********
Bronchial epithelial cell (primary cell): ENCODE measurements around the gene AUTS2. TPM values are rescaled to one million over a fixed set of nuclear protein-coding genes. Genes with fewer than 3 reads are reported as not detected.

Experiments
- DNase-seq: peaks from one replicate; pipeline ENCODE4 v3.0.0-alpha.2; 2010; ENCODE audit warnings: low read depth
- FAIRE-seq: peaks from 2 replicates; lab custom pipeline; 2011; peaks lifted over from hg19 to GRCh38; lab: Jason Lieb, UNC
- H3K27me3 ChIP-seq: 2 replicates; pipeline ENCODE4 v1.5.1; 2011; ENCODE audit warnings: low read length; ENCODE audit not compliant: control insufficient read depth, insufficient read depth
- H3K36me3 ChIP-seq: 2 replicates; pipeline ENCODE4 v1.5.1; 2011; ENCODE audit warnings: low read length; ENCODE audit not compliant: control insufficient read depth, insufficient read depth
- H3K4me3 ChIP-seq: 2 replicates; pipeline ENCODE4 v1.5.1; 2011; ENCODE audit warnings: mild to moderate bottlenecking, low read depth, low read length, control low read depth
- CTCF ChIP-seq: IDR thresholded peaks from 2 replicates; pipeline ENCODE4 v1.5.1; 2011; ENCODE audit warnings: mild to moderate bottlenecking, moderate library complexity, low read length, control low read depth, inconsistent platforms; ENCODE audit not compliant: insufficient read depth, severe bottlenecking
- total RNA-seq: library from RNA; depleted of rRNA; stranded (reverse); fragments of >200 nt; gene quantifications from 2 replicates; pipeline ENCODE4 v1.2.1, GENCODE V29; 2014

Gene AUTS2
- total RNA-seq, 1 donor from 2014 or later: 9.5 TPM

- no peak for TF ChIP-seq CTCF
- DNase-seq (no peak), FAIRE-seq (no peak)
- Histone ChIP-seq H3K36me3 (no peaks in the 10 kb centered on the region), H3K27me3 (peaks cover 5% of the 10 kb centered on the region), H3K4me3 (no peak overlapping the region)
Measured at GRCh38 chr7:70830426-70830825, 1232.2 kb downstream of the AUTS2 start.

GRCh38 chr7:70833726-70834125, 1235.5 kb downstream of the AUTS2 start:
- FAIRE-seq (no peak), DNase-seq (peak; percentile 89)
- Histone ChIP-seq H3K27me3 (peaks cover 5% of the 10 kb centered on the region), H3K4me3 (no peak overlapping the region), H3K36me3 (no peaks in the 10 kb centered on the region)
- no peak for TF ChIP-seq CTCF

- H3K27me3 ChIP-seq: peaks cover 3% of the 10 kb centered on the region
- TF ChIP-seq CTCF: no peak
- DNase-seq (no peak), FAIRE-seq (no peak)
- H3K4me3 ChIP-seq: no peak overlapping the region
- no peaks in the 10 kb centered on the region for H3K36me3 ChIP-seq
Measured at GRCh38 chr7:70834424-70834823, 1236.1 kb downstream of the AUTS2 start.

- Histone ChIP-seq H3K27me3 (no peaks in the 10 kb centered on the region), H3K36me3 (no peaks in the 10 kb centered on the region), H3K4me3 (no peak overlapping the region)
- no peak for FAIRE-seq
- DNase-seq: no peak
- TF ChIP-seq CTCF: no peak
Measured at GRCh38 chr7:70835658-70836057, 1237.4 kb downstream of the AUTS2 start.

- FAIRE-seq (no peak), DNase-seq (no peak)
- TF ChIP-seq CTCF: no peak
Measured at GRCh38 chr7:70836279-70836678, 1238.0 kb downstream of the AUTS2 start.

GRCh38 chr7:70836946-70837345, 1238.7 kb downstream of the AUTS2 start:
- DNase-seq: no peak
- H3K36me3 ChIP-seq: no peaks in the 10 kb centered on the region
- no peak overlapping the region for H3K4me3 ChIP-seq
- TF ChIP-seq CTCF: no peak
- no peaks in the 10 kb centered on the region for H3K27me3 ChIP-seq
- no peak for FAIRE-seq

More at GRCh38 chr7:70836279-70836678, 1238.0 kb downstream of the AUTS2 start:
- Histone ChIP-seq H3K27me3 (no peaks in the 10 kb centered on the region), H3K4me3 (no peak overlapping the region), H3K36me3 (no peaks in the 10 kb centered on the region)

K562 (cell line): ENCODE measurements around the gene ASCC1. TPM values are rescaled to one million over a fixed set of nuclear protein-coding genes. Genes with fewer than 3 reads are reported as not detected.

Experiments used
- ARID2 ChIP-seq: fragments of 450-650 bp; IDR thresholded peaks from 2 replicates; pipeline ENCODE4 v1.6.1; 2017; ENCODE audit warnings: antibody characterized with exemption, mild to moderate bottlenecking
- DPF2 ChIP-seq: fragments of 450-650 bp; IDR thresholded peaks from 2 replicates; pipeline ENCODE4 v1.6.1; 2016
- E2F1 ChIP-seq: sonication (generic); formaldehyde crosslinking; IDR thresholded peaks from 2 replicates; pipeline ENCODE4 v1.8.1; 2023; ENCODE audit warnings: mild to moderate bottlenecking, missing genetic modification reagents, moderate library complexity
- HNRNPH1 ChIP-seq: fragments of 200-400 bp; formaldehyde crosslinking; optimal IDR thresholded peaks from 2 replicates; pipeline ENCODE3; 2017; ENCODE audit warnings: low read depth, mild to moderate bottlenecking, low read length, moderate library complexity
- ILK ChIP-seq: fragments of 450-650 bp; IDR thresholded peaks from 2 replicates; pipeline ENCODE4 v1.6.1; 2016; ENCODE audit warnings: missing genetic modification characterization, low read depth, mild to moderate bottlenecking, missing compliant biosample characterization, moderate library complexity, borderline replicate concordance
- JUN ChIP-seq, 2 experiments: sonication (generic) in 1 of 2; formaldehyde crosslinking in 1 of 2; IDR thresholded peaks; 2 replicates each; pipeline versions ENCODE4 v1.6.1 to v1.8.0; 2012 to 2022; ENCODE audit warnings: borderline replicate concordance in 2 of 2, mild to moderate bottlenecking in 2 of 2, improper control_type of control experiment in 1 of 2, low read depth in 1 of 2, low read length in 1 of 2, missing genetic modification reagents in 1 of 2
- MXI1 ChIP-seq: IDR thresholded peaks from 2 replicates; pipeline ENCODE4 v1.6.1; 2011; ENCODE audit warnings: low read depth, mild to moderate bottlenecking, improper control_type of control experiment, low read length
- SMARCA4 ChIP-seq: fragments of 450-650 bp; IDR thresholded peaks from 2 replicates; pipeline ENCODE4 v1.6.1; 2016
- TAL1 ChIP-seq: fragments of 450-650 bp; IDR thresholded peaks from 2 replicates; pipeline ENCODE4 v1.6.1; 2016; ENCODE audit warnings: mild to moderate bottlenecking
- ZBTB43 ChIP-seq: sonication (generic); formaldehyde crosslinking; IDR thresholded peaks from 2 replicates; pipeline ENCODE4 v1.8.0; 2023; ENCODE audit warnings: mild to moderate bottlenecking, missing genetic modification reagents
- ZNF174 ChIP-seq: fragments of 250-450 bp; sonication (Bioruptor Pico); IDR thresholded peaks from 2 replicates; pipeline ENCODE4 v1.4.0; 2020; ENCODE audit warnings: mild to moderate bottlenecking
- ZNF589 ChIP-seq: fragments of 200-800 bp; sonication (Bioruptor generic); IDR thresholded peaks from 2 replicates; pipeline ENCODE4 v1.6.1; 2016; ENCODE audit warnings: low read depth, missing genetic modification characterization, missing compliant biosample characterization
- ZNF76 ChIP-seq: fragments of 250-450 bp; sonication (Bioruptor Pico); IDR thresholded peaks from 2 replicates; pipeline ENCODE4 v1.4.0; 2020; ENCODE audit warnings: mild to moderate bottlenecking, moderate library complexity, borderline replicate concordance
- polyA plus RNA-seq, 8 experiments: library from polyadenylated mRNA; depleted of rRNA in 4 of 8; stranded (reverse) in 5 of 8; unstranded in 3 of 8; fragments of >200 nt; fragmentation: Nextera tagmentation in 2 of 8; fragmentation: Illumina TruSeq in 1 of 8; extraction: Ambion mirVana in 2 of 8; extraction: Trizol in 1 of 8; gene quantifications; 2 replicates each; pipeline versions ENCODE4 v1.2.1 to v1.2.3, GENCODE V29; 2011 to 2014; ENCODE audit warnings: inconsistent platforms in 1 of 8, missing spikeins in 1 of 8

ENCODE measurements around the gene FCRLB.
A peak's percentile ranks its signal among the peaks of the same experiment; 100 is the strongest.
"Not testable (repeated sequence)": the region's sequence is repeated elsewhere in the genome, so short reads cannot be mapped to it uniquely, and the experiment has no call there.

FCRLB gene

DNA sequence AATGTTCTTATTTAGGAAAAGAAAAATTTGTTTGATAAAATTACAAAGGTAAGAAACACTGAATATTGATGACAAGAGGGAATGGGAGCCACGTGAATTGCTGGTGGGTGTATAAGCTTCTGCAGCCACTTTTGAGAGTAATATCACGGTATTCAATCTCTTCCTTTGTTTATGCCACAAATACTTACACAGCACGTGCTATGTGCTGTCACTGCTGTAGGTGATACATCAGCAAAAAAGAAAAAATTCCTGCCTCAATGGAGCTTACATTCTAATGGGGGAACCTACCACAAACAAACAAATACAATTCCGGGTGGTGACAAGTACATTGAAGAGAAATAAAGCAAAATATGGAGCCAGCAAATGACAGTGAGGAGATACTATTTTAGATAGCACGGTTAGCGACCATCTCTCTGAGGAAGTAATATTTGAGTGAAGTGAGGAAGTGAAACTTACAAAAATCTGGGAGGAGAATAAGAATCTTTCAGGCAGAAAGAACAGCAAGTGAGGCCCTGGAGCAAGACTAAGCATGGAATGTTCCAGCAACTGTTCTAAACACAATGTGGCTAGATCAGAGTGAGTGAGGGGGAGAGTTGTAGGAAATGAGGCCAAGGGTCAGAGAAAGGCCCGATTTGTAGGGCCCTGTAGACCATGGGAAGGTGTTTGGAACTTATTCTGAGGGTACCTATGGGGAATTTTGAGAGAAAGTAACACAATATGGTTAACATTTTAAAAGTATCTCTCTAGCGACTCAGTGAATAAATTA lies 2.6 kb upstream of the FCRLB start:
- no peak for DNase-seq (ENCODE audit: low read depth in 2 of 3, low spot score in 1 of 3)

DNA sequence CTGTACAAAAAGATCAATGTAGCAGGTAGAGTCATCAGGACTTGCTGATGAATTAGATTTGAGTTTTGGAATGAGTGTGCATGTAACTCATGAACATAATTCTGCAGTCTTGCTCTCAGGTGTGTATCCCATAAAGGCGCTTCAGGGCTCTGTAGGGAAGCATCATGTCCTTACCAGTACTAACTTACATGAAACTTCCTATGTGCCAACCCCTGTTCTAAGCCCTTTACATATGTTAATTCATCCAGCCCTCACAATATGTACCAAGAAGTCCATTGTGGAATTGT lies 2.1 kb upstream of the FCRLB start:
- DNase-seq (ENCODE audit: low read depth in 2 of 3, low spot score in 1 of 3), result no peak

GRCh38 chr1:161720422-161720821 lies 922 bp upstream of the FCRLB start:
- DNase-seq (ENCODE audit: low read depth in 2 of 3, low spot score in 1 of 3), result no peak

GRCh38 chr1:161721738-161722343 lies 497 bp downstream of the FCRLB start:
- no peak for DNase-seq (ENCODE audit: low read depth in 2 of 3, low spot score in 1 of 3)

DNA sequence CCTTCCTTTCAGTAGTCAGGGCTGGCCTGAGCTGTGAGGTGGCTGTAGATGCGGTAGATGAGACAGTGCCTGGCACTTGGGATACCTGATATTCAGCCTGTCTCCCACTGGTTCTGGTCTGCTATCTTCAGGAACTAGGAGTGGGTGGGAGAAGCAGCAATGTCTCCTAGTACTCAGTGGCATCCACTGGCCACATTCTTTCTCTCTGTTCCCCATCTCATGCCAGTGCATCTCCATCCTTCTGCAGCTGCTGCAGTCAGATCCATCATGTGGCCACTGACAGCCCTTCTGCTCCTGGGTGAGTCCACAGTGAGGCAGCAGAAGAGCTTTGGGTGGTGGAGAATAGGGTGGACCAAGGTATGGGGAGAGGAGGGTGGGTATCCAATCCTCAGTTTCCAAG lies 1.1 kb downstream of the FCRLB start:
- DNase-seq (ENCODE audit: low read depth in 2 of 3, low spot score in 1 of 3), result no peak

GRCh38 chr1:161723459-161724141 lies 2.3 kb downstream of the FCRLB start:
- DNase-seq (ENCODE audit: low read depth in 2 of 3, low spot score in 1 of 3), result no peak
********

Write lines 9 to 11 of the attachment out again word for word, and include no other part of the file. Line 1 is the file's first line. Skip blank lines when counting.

- total RNA-seq: library from RNA; depleted of rRNA; stranded (reverse); fragments of >200 nt; gene quantifications from 2 replicates; pipeline ENCODE4 v1.2.1, GENCODE V29; 2014

Gene AUTS2
- total RNA-seq, 1 donor from 2014 or later: 9.5 TPM